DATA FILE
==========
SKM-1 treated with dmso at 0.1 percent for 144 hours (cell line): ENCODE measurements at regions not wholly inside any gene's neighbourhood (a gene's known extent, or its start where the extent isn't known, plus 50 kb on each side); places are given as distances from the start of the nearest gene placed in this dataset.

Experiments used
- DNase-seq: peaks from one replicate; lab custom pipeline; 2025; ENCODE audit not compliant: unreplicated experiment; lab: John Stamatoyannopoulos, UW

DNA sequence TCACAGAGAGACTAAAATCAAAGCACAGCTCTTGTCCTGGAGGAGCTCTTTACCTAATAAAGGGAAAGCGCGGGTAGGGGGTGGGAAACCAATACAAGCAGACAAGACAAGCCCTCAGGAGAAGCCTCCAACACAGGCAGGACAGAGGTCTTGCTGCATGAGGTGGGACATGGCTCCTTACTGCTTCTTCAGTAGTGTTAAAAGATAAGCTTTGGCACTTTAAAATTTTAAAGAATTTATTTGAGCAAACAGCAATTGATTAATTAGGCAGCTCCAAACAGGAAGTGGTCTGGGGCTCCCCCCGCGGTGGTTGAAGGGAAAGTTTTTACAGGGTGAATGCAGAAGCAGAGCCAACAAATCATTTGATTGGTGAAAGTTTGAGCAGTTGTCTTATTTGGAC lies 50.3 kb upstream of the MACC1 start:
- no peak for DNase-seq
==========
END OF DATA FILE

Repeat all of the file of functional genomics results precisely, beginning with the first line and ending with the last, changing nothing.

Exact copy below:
SKM-1 treated with dmso at 0.1 percent for 144 hours (cell line): ENCODE measurements at regions not wholly inside any gene's neighbourhood (a gene's known extent, or its start where the extent isn't known, plus 50 kb on each side); places are given as distances from the start of the nearest gene placed in this dataset.

Experiments used
- DNase-seq: peaks from one replicate; lab custom pipeline; 2025; ENCODE audit not compliant: unreplicated experiment; lab: John Stamatoyannopoulos, UW

DNA sequence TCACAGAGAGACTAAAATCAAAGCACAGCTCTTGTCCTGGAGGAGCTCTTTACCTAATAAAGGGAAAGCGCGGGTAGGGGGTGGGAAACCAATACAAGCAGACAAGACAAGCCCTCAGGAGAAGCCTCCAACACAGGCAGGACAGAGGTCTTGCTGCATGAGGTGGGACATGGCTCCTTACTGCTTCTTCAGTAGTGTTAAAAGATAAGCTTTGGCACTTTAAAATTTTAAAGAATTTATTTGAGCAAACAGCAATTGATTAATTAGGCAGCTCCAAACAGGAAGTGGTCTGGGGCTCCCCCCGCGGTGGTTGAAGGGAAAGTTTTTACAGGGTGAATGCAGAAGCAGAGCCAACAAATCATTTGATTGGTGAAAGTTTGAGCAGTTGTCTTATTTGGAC lies 50.3 kb upstream of the MACC1 start:
- no peak for DNase-seq